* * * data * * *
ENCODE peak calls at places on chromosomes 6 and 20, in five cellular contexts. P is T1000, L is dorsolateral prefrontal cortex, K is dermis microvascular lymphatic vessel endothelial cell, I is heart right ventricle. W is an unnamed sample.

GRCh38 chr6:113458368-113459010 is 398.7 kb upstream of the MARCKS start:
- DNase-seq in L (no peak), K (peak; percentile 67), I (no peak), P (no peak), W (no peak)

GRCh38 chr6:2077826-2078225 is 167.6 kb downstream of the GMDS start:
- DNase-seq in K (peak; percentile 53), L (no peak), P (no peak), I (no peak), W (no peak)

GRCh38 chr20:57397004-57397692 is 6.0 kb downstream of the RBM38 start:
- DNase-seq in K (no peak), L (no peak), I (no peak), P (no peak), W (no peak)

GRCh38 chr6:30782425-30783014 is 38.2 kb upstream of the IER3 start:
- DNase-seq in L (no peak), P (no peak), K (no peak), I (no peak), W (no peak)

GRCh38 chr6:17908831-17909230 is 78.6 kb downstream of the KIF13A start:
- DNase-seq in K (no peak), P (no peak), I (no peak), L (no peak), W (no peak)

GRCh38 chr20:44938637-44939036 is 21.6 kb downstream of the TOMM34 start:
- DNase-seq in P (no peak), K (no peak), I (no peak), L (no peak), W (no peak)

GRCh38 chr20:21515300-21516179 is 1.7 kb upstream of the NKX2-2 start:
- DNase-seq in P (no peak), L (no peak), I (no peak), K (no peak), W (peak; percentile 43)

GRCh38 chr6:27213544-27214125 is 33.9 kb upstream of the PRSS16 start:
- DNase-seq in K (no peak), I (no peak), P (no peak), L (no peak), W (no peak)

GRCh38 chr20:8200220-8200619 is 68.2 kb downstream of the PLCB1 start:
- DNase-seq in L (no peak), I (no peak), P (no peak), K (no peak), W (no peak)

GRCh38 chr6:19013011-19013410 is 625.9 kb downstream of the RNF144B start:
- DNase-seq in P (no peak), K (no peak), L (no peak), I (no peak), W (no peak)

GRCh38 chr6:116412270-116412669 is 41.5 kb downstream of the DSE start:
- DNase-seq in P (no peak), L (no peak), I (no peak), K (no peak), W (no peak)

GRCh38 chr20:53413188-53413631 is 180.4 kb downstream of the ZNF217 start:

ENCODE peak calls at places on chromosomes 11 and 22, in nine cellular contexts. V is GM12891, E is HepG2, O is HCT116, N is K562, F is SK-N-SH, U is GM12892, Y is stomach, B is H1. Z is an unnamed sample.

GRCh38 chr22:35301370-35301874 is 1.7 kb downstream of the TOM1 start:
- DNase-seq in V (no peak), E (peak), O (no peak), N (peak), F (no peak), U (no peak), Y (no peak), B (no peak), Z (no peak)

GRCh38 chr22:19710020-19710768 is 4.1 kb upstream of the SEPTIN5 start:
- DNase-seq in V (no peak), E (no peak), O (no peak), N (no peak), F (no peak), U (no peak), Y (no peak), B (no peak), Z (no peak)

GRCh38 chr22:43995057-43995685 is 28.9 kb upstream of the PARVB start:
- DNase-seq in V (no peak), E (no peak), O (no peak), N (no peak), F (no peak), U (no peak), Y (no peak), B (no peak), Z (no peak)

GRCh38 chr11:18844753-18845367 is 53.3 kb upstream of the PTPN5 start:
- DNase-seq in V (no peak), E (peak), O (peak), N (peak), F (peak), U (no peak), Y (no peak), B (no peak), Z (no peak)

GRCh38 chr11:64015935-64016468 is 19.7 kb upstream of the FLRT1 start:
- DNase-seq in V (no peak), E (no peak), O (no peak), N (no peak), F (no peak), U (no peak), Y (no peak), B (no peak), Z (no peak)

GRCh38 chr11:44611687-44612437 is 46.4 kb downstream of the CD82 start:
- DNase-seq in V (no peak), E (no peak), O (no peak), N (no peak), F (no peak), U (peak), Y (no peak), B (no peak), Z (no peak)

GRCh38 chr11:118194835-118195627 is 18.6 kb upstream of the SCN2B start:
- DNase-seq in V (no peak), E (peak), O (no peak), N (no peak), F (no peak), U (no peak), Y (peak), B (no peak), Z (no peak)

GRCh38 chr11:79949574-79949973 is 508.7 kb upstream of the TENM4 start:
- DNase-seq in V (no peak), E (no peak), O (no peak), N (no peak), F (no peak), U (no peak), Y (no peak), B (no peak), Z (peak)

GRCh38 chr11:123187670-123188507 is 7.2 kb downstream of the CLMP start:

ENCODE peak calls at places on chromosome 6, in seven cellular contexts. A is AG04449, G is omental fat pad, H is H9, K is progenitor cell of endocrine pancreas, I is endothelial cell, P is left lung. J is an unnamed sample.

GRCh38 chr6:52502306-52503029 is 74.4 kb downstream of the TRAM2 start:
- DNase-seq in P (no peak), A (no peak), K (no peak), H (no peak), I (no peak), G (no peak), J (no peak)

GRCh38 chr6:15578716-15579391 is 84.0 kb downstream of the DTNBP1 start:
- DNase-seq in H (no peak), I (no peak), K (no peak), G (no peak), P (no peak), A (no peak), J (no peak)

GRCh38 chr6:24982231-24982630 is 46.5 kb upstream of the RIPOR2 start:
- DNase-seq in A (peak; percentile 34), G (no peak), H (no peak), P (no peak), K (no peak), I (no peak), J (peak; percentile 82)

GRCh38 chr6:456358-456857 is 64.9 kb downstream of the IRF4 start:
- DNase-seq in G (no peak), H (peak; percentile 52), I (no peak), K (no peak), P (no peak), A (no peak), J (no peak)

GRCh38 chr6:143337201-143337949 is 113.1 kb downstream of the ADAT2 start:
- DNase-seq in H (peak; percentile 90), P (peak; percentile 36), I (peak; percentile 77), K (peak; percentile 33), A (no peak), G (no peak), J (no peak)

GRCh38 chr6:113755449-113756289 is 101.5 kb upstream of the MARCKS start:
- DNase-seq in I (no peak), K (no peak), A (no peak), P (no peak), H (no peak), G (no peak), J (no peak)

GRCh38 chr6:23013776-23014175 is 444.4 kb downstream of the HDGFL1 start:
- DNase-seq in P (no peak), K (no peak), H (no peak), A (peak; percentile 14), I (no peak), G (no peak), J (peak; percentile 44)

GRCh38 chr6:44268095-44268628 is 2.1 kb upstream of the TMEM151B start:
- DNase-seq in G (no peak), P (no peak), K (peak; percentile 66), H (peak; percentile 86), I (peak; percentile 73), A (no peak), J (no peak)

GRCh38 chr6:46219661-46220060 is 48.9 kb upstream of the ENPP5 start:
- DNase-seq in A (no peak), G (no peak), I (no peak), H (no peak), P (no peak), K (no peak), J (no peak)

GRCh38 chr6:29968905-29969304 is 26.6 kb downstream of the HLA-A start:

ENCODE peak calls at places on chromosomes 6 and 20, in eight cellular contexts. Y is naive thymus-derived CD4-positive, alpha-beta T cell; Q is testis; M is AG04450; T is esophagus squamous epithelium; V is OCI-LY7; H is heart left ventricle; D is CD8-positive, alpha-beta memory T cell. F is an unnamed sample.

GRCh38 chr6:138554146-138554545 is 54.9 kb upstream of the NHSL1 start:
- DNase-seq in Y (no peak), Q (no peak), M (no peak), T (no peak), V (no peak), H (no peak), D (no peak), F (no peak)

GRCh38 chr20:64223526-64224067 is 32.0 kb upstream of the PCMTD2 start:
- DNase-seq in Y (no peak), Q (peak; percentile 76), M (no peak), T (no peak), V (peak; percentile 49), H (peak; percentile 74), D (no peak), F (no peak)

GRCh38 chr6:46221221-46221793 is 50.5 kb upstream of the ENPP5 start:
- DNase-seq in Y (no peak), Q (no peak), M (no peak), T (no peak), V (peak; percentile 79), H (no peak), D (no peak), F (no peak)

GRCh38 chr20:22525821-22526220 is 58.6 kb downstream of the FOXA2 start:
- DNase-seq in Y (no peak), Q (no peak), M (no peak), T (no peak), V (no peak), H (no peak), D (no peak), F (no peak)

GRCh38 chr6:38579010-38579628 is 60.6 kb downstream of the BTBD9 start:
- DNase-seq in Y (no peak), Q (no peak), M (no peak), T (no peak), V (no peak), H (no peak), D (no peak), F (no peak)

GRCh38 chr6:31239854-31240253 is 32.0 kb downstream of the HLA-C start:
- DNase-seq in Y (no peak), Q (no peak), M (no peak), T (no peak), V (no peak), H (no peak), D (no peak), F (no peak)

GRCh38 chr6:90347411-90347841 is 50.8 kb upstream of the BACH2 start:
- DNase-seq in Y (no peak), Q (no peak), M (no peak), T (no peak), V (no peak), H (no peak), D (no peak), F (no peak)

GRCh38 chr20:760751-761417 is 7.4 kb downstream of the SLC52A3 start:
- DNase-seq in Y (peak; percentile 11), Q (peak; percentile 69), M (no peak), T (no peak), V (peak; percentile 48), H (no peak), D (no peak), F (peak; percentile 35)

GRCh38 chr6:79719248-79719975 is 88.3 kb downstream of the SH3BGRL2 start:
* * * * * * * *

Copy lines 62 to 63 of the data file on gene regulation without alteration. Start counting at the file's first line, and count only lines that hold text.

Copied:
GRCh38 chr6:29968905-29969304 is 26.6 kb downstream of the HLA-A start:

ENCODE peak calls at places on chromosomes 6 and 20, in eight cellular contexts. Y is naive thymus-derived CD4-positive, alpha-beta T cell; Q is testis; M is AG04450; T is esophagus squamous epithelium; V is OCI-LY7; H is heart left ventricle; D is CD8-positive, alpha-beta memory T cell. F is an unnamed sample.